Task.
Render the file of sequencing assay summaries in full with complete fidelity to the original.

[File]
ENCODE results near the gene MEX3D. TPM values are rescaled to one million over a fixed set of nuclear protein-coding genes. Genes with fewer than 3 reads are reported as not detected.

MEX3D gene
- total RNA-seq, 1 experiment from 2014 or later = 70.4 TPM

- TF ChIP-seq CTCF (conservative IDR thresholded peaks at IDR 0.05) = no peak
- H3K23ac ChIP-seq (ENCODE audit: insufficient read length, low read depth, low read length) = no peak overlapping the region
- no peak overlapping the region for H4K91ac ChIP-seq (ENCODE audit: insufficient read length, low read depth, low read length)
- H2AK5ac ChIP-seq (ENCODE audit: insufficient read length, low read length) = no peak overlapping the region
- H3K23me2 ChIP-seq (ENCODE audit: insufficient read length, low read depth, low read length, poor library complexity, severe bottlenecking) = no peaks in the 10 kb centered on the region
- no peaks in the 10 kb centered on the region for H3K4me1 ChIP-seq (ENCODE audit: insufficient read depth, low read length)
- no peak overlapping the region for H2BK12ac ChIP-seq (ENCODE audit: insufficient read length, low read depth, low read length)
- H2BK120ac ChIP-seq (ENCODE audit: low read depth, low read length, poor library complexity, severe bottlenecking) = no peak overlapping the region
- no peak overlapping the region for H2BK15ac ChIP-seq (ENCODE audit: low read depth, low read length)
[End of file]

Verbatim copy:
ENCODE results near the gene MEX3D. TPM values are rescaled to one million over a fixed set of nuclear protein-coding genes. Genes with fewer than 3 reads are reported as not detected.

MEX3D gene
- total RNA-seq, 1 experiment from 2014 or later = 70.4 TPM

- TF ChIP-seq CTCF (conservative IDR thresholded peaks at IDR 0.05) = no peak
- H3K23ac ChIP-seq (ENCODE audit: insufficient read length, low read depth, low read length) = no peak overlapping the region
- no peak overlapping the region for H4K91ac ChIP-seq (ENCODE audit: insufficient read length, low read depth, low read length)
- H2AK5ac ChIP-seq (ENCODE audit: insufficient read length, low read length) = no peak overlapping the region
- H3K23me2 ChIP-seq (ENCODE audit: insufficient read length, low read depth, low read length, poor library complexity, severe bottlenecking) = no peaks in the 10 kb centered on the region
- no peaks in the 10 kb centered on the region for H3K4me1 ChIP-seq (ENCODE audit: insufficient read depth, low read length)
- no peak overlapping the region for H2BK12ac ChIP-seq (ENCODE audit: insufficient read length, low read depth, low read length)
- H2BK120ac ChIP-seq (ENCODE audit: low read depth, low read length, poor library complexity, severe bottlenecking) = no peak overlapping the region
- no peak overlapping the region for H2BK15ac ChIP-seq (ENCODE audit: low read depth, low read length)